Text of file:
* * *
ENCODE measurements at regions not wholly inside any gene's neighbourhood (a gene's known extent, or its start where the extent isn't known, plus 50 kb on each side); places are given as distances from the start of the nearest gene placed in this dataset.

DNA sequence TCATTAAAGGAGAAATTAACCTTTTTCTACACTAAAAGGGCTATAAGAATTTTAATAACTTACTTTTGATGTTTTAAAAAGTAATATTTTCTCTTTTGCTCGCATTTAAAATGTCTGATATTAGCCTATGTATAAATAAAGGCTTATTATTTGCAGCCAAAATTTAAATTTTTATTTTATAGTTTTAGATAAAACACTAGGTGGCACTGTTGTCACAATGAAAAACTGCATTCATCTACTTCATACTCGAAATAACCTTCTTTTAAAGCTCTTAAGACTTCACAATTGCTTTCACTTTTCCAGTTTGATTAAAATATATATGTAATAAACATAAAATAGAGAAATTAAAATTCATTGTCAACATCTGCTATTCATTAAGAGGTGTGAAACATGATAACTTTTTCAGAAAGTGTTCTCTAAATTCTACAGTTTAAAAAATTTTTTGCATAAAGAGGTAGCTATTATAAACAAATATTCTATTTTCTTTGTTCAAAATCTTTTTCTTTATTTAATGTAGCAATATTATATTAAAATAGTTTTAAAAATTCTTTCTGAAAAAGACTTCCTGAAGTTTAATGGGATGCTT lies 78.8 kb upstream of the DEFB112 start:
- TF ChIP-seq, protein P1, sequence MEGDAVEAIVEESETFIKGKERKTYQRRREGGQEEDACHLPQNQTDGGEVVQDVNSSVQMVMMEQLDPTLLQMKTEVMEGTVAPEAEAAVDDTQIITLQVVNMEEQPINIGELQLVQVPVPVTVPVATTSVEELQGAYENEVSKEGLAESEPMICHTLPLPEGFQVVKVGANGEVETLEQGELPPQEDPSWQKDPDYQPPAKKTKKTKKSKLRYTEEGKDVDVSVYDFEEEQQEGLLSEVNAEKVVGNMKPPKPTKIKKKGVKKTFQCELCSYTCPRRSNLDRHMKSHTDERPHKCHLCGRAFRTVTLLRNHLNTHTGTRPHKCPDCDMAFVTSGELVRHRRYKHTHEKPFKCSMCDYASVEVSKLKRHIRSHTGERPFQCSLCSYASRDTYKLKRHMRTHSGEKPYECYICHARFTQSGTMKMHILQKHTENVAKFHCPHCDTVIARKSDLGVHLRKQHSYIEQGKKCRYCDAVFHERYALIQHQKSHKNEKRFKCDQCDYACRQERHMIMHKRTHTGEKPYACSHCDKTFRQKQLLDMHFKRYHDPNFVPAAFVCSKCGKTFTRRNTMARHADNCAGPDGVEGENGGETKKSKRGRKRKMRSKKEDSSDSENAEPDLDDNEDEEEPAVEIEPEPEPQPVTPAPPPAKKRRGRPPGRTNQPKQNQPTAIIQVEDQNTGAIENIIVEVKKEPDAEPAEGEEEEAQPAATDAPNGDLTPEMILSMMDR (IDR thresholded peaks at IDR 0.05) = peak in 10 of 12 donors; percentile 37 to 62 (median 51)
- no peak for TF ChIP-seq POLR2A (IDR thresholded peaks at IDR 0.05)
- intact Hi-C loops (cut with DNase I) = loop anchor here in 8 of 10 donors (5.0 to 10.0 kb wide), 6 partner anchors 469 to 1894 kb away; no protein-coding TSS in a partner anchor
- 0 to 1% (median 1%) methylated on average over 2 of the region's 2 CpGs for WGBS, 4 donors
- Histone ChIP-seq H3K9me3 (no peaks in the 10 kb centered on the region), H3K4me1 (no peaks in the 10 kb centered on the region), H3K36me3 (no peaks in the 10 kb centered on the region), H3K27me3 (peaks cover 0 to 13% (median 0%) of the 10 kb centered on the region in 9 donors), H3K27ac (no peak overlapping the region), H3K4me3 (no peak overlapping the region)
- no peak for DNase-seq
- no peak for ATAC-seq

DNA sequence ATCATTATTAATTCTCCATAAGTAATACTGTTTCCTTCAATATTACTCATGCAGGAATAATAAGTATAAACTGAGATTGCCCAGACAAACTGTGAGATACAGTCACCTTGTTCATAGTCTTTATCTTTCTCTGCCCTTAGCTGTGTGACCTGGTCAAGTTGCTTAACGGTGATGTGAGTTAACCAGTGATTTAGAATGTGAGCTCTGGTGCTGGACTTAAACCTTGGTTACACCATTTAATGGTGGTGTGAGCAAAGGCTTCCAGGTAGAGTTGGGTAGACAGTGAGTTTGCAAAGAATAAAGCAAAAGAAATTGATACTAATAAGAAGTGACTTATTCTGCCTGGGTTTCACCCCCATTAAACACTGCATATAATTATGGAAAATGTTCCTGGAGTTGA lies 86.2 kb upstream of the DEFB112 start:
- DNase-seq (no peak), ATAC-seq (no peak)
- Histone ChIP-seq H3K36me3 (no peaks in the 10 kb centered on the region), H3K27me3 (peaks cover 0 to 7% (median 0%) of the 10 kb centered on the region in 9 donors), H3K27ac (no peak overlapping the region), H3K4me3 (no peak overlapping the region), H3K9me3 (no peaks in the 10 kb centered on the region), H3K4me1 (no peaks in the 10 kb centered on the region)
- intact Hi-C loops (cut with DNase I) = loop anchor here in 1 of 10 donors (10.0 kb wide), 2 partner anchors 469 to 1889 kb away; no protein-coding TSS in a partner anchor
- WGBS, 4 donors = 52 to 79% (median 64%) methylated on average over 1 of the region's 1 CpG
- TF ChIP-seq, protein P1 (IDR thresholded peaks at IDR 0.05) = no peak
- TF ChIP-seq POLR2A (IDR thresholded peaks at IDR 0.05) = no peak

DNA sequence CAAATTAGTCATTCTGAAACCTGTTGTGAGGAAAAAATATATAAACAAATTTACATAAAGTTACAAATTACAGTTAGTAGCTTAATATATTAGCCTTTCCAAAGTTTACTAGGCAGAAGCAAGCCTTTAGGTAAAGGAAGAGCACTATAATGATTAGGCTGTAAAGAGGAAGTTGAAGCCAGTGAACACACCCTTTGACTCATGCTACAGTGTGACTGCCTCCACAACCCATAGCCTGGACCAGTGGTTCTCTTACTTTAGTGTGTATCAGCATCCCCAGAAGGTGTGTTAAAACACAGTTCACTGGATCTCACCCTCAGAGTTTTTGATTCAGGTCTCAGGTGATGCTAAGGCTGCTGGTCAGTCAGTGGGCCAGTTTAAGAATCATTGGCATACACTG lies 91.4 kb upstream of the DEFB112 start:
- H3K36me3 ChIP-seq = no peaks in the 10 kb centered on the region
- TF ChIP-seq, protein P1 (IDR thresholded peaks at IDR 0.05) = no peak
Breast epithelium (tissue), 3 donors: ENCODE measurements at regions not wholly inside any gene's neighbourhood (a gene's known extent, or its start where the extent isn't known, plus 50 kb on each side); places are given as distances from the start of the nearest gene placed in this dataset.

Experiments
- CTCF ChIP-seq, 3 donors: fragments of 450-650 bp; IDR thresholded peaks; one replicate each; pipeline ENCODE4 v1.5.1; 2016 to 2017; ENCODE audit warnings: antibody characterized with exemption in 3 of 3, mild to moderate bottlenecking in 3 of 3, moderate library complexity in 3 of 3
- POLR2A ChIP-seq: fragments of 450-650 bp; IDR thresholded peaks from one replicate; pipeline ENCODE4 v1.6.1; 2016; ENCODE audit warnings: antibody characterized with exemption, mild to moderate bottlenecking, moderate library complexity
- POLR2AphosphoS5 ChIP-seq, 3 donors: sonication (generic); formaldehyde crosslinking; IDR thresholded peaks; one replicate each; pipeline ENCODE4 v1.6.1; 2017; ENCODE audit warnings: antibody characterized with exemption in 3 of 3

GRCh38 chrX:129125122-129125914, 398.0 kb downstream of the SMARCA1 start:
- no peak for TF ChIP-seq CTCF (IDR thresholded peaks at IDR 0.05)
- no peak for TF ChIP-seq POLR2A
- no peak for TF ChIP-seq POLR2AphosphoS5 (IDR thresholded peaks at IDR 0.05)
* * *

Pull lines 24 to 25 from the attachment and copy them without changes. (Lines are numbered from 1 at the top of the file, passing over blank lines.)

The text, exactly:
- POLR2AphosphoS5 ChIP-seq, 3 donors: sonication (generic); formaldehyde crosslinking; IDR thresholded peaks; one replicate each; pipeline ENCODE4 v1.6.1; 2017; ENCODE audit warnings: antibody characterized with exemption in 3 of 3

GRCh38 chrX:129125122-129125914, 398.0 kb downstream of the SMARCA1 start: